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Working with industrial solvents (revised. see: 77-139).
Rockville, MD: U.S. Department of Health, Education, and Welfare, Public Health Service, Health Services and Mental Health Administration, National Institute for Occupational Safety and Health, DHEW (NIOSH) Publication No. 72-10263, 1972 Jan; :1-8
This pamphlet provided information on the occupational safety aspects of work with solvents. Topics included uses of solvents, definition, health problems associated with use, exposure control, management responsibilities, and workers' responsibilities. Solvents have been used widely in industry as cleaning agents, thinners, degreasers, chemical reagents, and drying agents. Chemically the solvents could be classified into several groups such as aliphatic, aromatic, and halogenated hydrocarbons, alcohols, ketones, esters, and ethers. All organic solvents affected the central nervous system and the skin. The major routes of exposure involved absorption through the skin or the inhalation of solvent vapors. Exposure could damage the blood, lungs, liver, kidney, and gastrointestinal system. Methods used to control exposure included ventilation systems, local exhaust ventilation, respirators, and protective clothing. Good personal hygiene may be important in preventing accidental exposures. The responsibility of management lay in the education of the workers as to the hazards involved, to enforce the use of protective safety devices and protective clothing, and investigate any erratic behavior on the part of any employee which might indicate exposure to solvents. Employees must avoid skin contact, use available protective devices, avoid dangerous practices, report and clean up any spills immediately, report all ill effects and skin disorders, and develop good personal hygiene habits.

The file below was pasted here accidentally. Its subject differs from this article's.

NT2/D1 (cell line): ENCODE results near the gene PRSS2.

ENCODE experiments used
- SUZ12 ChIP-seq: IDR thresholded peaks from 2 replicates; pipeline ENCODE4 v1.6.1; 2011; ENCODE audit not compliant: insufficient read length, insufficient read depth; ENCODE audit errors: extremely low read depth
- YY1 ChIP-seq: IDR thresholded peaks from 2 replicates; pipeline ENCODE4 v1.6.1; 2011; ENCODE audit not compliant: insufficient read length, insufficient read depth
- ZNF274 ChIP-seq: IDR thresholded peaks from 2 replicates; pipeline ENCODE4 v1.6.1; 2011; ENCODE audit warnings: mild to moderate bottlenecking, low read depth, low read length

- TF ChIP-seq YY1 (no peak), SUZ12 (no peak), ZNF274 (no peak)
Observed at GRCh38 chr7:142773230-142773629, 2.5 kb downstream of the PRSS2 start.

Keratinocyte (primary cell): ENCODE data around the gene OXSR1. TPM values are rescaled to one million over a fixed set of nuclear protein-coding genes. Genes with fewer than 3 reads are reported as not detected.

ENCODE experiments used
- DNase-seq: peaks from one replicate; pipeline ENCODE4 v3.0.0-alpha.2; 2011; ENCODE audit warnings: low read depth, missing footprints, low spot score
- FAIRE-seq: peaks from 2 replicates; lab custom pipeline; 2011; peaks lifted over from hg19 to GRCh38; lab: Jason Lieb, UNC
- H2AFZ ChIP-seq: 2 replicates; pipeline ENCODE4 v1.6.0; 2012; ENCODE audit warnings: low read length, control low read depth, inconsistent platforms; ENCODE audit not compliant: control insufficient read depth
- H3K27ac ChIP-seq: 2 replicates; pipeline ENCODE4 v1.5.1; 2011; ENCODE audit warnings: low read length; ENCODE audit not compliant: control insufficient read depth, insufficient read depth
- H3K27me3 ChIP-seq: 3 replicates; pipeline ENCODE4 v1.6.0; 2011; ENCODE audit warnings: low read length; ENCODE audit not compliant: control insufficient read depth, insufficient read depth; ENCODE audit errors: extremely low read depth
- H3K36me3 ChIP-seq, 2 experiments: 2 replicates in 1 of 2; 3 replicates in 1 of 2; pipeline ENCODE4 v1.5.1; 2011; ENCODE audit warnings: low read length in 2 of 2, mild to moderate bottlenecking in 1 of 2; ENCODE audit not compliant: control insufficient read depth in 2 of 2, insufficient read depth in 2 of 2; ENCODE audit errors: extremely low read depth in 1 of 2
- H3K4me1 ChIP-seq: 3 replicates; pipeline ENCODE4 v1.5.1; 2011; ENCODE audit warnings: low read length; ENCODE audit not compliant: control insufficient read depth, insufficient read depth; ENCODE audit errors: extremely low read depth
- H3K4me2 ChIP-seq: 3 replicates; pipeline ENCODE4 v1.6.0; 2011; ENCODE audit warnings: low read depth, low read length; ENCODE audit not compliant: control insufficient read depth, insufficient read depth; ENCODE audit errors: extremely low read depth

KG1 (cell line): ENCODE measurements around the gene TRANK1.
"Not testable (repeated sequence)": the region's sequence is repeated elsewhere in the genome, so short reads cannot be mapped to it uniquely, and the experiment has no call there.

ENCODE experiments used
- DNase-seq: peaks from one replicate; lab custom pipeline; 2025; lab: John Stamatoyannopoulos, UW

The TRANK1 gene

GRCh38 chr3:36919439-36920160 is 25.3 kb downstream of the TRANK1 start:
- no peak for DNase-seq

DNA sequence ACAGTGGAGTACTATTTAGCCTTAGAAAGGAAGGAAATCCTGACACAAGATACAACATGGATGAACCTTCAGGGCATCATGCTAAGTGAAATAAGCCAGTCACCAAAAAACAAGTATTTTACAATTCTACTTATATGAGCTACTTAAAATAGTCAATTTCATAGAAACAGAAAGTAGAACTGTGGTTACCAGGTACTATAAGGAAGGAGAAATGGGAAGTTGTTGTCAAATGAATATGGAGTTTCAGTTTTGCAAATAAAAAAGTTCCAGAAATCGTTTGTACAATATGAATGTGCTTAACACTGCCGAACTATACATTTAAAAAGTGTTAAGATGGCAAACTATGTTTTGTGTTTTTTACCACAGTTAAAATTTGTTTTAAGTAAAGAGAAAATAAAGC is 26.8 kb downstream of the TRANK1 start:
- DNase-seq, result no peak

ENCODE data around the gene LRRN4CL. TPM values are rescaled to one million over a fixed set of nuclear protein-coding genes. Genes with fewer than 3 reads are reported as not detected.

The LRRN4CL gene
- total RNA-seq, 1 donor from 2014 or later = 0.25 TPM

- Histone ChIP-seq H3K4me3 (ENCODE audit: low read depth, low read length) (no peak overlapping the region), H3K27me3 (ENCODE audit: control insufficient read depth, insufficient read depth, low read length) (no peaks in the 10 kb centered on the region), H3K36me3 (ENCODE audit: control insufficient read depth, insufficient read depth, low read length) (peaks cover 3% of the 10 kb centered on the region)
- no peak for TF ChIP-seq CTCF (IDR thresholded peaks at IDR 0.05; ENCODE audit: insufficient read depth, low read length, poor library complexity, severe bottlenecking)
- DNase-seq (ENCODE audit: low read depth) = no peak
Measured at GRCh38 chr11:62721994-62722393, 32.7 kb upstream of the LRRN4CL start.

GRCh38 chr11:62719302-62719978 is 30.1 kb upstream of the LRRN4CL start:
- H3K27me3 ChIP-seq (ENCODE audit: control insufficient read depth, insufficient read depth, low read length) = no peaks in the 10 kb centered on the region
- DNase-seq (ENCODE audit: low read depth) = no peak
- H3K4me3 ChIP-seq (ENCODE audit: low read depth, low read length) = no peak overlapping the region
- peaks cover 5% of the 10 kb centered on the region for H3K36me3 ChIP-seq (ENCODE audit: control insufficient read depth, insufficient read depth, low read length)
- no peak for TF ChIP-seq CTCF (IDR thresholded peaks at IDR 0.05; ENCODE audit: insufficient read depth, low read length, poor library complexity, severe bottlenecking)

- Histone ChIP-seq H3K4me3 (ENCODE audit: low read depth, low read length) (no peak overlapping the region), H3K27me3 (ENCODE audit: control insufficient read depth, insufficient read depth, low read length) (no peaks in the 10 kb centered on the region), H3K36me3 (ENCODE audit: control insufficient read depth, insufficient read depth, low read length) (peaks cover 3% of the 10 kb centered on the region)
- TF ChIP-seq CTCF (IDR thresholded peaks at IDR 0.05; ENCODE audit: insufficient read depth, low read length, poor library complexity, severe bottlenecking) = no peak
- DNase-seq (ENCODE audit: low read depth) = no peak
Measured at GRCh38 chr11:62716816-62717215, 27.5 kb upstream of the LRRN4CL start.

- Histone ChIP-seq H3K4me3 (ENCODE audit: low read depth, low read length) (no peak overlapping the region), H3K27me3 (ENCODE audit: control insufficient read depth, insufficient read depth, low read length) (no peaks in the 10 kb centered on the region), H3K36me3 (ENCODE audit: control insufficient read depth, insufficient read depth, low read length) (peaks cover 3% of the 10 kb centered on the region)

Cleaning-compounds; Organic-solvents; Chlorinated-hydrocarbons; Solvent-vapors; Pulmonary-system-disorders; Neurotoxicity; Skin-exposure
NTIS Accession No.
DHEW (NIOSH) Publication No. 72-10263
National Institute for Occupational Safety and Health
Page last reviewed: September 2, 2020
Content source: National Institute for Occupational Safety and Health Education and Information Division